Comment


                        • #13
                          The cue for canter. I always thought it was half halt then inside (althouh for some horses, outside) leg... It never occured to me to half halt, move inside leg to girth and outside leg behind girth, sit upUpUP, life inside rein slightly squeeze with legs, kiss, and say canter (if kiss noise didnt reinforce seat and leg aids enough). But then, I also didnt ride such persnickity horses back then
                          Tack Cleaning/All-Things-Tack nut
                          ~DQ wanna-be~

                          Comment


                          • #14
                            I went from hunt seat to saddle seat to dressage. What I have found is that dressage (in the classical sense) seems to be the most natural in terms of communicating with the horse. Speaking his body language and gaining suppleness. The buttons pushed and not pushed seem to be the easiest for the horse to understand with the least fussing by the rider. He has to be balanced and on the aids to instantly respond correctly thru transitions and changes of direction. The more I ride classically the less I consciously have to think about what I'm doing. It just "feels" right. As always JMHO
                            Groom to trainer: "Where's the glamour? You promised me glamour!"

                            Comment


                            • #15
                              double post
                              Groom to trainer: "Where's the glamour? You promised me glamour!"

                              Comment


                              • #16
                                "Whaddya mean there's more to it than sittin' pretty?"
                                "I've been riding all my life! This can't be THAT hard!"
                                "I can get ANY horse round! Whaddya mean that's not on the bit! 'Course it is!!"
                                "Straightness, throughness, YADDA YADDA YADDA...hey, why can't I sit this trot?"

                                The sheer detailed understanding of what the goals are and then getting this body to do them was, IS such a challenge.

                                Comment


                                • #17
                                  For me getting rid of the tight, base-of-support leg and replacing it with a softly-draping leg has been the eternal quest!!

                                  I think one of the things with dressage is that an aid is never a blanket statement. Everything depends on context. The answer to any given question isn't a sentence, it's an essay. The complexity is sometimes overwhelming, but it's also why I love dressage.

                                  Comment


                                  • #18
                                    Originally posted by oldernewbie View Post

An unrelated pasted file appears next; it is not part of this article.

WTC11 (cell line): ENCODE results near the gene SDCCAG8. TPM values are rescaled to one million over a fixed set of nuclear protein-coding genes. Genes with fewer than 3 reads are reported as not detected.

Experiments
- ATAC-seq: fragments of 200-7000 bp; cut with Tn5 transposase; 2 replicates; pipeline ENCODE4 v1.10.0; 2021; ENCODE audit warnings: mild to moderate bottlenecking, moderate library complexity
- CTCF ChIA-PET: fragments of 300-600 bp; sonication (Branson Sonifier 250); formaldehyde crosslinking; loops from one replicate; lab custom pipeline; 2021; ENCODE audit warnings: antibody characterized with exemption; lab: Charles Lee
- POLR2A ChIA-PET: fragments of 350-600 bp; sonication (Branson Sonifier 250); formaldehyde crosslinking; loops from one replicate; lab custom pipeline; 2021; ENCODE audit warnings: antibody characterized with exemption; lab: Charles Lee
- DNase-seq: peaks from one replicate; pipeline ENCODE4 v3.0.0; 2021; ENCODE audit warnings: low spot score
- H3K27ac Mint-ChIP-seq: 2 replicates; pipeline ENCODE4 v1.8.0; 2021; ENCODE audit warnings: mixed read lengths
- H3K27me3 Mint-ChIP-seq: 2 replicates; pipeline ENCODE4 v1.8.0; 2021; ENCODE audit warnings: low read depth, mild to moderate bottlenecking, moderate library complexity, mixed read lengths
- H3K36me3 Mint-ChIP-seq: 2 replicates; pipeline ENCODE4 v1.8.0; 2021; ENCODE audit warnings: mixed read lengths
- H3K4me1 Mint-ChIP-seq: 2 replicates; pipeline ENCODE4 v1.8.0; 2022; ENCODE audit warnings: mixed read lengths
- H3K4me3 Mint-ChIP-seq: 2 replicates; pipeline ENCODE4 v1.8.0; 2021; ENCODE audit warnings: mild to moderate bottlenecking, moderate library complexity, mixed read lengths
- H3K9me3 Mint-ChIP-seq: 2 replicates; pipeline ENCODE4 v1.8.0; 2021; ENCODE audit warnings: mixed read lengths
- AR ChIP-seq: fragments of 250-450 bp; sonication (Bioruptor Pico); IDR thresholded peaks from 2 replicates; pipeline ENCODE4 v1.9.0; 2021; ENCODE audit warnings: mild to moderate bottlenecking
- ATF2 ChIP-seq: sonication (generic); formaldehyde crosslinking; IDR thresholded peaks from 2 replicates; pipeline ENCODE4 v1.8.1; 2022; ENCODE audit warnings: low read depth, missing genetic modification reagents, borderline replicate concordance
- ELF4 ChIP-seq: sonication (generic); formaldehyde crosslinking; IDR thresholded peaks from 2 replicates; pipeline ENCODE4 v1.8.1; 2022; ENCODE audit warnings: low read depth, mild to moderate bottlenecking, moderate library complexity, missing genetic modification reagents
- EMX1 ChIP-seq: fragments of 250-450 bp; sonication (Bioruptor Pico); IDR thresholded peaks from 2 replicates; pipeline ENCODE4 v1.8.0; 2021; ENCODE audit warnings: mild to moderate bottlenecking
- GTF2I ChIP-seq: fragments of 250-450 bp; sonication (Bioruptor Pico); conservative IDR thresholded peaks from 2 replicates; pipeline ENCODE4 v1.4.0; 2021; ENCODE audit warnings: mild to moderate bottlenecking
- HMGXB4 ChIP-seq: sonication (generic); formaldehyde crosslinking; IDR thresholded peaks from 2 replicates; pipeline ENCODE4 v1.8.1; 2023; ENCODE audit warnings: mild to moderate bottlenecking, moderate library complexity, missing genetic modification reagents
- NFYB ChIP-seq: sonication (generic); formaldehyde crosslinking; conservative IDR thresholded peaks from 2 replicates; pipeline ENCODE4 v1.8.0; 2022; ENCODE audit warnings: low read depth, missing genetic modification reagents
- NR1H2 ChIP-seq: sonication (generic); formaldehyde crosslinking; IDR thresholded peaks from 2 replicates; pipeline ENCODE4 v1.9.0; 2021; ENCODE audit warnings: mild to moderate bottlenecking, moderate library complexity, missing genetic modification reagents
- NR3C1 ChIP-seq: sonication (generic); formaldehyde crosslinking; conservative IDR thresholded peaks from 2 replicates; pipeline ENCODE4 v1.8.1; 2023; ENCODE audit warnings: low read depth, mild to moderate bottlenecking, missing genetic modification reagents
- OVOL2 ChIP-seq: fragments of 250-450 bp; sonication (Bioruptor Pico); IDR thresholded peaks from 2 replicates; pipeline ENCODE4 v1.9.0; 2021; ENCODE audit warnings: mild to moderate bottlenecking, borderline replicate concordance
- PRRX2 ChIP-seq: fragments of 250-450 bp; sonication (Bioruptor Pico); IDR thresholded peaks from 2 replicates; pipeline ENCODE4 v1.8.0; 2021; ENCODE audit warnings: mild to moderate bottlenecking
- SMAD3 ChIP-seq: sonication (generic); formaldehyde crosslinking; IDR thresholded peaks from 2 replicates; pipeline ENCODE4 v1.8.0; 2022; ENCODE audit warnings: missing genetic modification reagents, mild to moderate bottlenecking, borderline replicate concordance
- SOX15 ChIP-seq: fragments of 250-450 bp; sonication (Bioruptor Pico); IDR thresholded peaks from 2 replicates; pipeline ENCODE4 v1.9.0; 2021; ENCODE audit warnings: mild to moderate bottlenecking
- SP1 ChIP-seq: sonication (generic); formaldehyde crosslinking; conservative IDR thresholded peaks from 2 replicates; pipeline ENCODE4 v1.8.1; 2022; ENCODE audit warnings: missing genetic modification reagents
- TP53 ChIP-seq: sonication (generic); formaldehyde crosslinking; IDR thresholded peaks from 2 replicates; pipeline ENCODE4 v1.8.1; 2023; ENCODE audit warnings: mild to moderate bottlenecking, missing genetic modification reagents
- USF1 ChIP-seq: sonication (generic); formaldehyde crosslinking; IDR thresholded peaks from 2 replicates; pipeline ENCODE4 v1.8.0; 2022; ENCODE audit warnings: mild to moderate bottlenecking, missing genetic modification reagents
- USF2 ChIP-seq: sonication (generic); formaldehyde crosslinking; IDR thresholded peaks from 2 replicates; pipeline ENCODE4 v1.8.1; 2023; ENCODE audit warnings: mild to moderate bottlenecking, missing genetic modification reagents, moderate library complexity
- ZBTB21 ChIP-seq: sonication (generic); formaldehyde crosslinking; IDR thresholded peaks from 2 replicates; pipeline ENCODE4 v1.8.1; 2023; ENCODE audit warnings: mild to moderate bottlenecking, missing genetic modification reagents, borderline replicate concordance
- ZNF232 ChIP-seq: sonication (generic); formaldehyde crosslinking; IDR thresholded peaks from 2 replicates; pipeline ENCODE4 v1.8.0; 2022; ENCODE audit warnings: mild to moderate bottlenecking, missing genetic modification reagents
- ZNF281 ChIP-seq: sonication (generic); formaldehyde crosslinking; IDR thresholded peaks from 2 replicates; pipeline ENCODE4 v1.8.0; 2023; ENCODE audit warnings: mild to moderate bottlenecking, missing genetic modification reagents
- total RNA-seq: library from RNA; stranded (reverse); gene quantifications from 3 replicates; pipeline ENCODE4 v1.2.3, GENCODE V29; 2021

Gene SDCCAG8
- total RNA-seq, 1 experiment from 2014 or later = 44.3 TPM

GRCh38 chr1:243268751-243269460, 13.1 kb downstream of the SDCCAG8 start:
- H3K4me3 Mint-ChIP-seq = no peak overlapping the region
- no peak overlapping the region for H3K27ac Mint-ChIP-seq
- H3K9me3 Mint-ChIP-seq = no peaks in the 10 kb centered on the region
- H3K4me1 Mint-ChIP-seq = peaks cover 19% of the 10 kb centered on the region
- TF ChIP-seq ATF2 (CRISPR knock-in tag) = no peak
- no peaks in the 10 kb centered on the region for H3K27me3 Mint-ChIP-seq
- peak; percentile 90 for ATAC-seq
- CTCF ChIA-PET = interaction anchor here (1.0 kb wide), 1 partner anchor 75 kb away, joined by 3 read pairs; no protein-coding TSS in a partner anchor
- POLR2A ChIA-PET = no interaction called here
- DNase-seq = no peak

Yep, that sounds about right. I won't bore you with the specifics, but coming from western/saddle seat/Arabian show worlds, it was a shock. My advice - just go with the flow. Your past isn't "wrong" it's just different. Accept that it will take you a while, even like a year, to squash your old impulses and ride dressage style. But if you give it an honest go, you will really like the results in your horse and you'll feel more accomplished as a rider! Good luck!!!
                                    This is exactly right. I come from the Morgan show world, so dressage was a complete and utter shock. But, I've found that the dressage training DOES transfer back into those worlds, and it's helped me ride every horse a whole lot better. My new mare does Arabian main ring hunter pleasure and show hack in addition to the dressage/sport horse classes, and her hunter work is a TON better for it. Actually, just about all of the Morgan/Arabian main ring hunters in our barn take dressage lessons as well as doing the main ring stuff.
                                    Proud member of the Snort and Blow Clique

                                    Comment


                                    • #19
                                      Ain't it the truth. The reins thing was almost my Waterloo in classic dressage!

                                      Paula
                                      He is total garbage! Quick! Hide him on my trailer (Petstorejunkie).

                                      Comment


                                      • #20
                                        Originally posted by Jocko View Post
                                        Red pill or blue pill?
                                        Blue pill please?

                                        Sympathetic instructors help! I found a para coach who can teach me to do things correctly and work with my not always cooperating body and help figure different cues.

                                        Oh and a patient horse rode a mare who was utterly confused when my leg was spasm/doing its own thing and we ended up leg yeilding the whole lesson cuz she thought i was asking. Now my handsome gelding(s) could care less even if i spur bump oppsie but my hands are less reliable and horses prefer spur opsie to whip ones
                                        Beyond the Ring-para dressage, training, coaching
                                        www.facebook.com/btrparadressage

                                        Proud Team Four Star Minion! Renegade for Life!